Sometimes called “compassionate use,” expanded access is a potential pathway for a patient with serious disease or condition, or an immediately life-threatening condition, to gain access to an investigational medical product (drug, biologic, or medical device) for treatment outside of clinical trials when no comparable or satisfactory alternative therapy options are available
Atossa Genetics Inc. (ATOS), a clinical-stage biopharmaceutical company developing novel therapeutics and delivery methods to treat breast cancer and other breast conditions, updated (Thursday) the status of the pre-menopausal, estrogen-receptor positive (ER+) breast cancer patient who received preoperative oral Endoxifen therapy under an FDA-approved “expanded access” program. The purpose of this therapeutic approach was to reduce the activity of the cancer cells prior to surgery. The patient received daily doses of Atossa’s oral Endoxifen for approximately three weeks prior to surgery. There were no safety or tolerability issues and her surgery was completed successfully. To determine if the oral Endoxifen reduced the biological activity of the cancer cells, the test results obtained from the initial biopsy were compared with those from the specimen obtained during surgery. A reduction of the cancer cell biological activity was observed by a significant reduction in estrogen receptor content of the tumor. Endoxifen interacts with the estrogen receptor preventing it from functioning. Recent research by others suggests that endoxifen also destroys the receptor. Following her diagnosis, the patient sought options to the current standard of care following surgery, which typically consists of ovarian suppression and aromatase inhibitors. Because she was not a candidate for tamoxifen therapy due to low liver enzyme (CYP2D6) activity, and she did not want to go into early menopause, her physician explored other treatment options. This search led to Atossa’s oral Endoxifen and the request to the FDA for expanded access (single-patient) in the “window of opportunity” setting in the U.S. Under the FDA expanded access IND program, the use of Atossa’s proprietary oral Endoxifen is restricted solely to this patient.
Dr. Steven C. Quay, President, and CEO of Atossa stated, “We are very encouraged by these results. There is a significant opportunity and need to reduce cancer cell activity prior to surgery. As such, we are currently conducting a Phase 2 study with our proprietary oral Endoxifen in this pre-operative, or ‘window of opportunity,’ setting in Australia.”
Endoxifen is a cytochrome P450 mediated, the active metabolite of tamoxifen, which is an FDA-approved drug to prevent new as well as recurrent disease in breast cancer patients. Tamoxifen itself must be broken down by the liver into active compounds (metabolites), of which Endoxifen is the most active. Studies by others have shown that breast cancer patients with endoxifen levels of 30 nM and above have a lower risk for developing future breast cancer. Up to half of the patients taking tamoxifen do not produce therapeutic levels of endoxifen, frequently because of limited liver metabolism capability.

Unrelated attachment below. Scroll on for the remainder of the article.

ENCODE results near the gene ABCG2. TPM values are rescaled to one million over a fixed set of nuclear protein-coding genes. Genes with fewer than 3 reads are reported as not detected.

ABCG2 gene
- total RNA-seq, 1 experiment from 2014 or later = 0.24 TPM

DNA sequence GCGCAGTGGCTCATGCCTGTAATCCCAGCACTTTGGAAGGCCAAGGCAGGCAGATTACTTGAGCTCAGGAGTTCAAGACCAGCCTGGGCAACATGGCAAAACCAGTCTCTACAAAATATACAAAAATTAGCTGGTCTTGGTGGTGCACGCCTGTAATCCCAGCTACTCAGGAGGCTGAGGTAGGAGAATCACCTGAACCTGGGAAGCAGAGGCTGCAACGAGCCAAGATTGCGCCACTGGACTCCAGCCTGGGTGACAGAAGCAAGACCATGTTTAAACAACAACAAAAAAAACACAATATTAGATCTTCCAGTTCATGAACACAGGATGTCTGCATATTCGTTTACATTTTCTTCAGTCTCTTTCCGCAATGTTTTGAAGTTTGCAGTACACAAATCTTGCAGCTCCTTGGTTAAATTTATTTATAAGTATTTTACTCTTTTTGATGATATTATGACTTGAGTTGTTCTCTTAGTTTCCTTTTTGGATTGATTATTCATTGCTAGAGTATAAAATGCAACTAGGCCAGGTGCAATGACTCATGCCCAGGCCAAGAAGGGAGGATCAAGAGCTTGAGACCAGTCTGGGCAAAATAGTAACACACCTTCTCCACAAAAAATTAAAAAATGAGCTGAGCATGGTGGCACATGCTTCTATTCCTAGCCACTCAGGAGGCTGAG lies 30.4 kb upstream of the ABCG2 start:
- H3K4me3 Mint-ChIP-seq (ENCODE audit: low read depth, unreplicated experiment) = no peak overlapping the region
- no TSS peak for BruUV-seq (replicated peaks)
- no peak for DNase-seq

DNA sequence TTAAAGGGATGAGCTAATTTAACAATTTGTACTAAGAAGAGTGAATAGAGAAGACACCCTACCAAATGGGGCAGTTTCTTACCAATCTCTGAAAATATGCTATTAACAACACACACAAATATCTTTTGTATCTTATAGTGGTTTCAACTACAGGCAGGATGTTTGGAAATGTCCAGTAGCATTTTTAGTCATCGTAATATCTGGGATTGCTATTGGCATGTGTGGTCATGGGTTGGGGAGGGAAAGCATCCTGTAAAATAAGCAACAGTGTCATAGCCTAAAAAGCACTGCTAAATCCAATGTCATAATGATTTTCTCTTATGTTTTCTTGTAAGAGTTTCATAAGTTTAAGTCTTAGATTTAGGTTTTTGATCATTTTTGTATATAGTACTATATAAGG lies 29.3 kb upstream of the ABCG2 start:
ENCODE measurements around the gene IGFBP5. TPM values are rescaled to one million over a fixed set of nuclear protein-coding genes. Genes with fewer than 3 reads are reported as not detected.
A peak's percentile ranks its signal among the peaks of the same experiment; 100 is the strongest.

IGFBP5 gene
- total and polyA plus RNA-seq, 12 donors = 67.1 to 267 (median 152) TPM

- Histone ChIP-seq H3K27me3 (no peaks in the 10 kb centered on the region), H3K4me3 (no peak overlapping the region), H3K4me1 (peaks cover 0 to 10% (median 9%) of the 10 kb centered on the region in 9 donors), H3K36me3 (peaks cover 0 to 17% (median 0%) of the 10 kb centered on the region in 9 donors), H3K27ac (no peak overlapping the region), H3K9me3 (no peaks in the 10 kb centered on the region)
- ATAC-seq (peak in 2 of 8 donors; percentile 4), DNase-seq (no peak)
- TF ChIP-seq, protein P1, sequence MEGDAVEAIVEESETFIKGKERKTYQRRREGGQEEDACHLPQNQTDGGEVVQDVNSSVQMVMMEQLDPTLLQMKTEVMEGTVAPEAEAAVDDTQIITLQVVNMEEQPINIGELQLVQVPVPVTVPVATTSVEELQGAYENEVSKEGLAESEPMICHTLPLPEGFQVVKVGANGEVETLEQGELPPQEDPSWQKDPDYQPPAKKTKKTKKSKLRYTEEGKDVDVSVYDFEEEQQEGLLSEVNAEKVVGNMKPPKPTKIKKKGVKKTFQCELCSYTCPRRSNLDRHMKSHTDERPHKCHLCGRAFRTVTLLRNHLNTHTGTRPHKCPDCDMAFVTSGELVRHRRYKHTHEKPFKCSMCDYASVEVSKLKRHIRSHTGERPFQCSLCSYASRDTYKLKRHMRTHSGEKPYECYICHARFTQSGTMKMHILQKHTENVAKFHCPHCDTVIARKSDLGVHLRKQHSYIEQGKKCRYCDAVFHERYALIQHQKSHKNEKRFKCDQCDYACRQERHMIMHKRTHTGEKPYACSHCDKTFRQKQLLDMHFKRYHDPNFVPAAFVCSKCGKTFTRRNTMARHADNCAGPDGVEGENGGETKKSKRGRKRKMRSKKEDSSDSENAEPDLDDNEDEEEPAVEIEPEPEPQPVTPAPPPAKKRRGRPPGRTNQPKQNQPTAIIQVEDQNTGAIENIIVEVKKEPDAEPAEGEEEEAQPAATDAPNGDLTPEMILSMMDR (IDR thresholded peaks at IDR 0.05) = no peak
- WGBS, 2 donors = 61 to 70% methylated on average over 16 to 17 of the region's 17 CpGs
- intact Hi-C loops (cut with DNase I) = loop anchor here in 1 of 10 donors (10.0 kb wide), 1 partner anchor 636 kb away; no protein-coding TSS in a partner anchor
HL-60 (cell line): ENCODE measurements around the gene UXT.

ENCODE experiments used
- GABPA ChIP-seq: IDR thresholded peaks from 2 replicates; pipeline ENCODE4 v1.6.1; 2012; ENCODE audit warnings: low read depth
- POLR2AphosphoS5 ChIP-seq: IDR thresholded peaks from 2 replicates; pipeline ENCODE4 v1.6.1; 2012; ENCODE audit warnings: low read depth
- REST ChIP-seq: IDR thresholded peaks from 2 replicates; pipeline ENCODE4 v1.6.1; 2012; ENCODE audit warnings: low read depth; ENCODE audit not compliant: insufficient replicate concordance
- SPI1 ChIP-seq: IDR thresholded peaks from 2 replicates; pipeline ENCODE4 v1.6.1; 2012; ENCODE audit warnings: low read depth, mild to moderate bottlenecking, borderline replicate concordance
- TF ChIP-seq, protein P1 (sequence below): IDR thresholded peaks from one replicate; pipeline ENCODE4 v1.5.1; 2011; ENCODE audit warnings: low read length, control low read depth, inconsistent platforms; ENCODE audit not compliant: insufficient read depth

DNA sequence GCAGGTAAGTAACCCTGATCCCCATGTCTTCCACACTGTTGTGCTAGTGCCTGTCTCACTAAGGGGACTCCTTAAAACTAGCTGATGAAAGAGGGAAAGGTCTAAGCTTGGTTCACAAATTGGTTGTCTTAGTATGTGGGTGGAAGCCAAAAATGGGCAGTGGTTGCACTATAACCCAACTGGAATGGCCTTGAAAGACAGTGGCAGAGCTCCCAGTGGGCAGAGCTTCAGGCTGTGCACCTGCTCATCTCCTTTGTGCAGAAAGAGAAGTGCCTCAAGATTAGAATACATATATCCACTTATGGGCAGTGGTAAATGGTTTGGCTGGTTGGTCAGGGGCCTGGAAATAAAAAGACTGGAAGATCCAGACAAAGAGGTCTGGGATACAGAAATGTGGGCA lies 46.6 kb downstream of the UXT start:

Studies by others indicate that endoxifen’s molecular mechanisms of action are concentration dependent and different than that of other anti-estrogens, including fulvestrant. Pathway analysis of differentially regulated genes revealed substantial differences related to endoxifen concentrations including significant induction of cell cycle arrest and markers of apoptosis following treatment with high, but not low, concentrations of endoxifen.
Many patients taking tamoxifen eventually stop responding, becoming tamoxifen refractory. In a small study by others of oral endoxifen use by tamoxifen-refractory patients, endoxifen provided an acceptable safety profile and promising antitumor activity. Another class of drugs called aromatase inhibitors are also frequently used to treat breast cancer; however, they are not FDA-approved for use in pre-menopausal women and can only be given to pre-menopausal women in conjunction with drugs for ovarian suppression/oblation, which can cause cardiovascular and other toxicities. Additionally, 20-30 percent of those taking aromatase inhibitors may experience fractures, bone pain or osteoporosis. Because of these potential advantages, Atossa is developing oral and topical forms of Endoxifen.
Atossa is currently conducting a Phase 2 study of its oral Endoxifen in Australia in the “window of opportunity” between diagnosis of breast cancer and surgery. The Pilot Phase of the study will initially enroll up to eight newly-diagnosed patients with ER+ and HER2 negative (HER2-) stage 1 or 2 invasive breast cancer, requiring mastectomy or lumpectomy. Patients will receive Atossa’s proprietary oral Endoxifen for at least 21 days from the time of diagnosis up to the day of surgery. Provided tumor activity reduction is demonstrated in at least two patients, an additional 17 patients will be enrolled for a total of 25. The primary endpoint is to determine if the administration of oral Endoxifen reduces tumor activity as measured by Ki-67. The secondary endpoints are safety and tolerability and assessment of the study drug on expression levels of both estrogen and progesterone receptors. The impact on additional markers of cellular activity will also be explored. The Phase 2 study is being conducted on behalf of Atossa by CPR Pharma Services Pty Ltd., Thebarton, SA, Australia. CPR Pharma recently completed the successful Phase 1 study of Atossa’s oral and topical Endoxifen in women.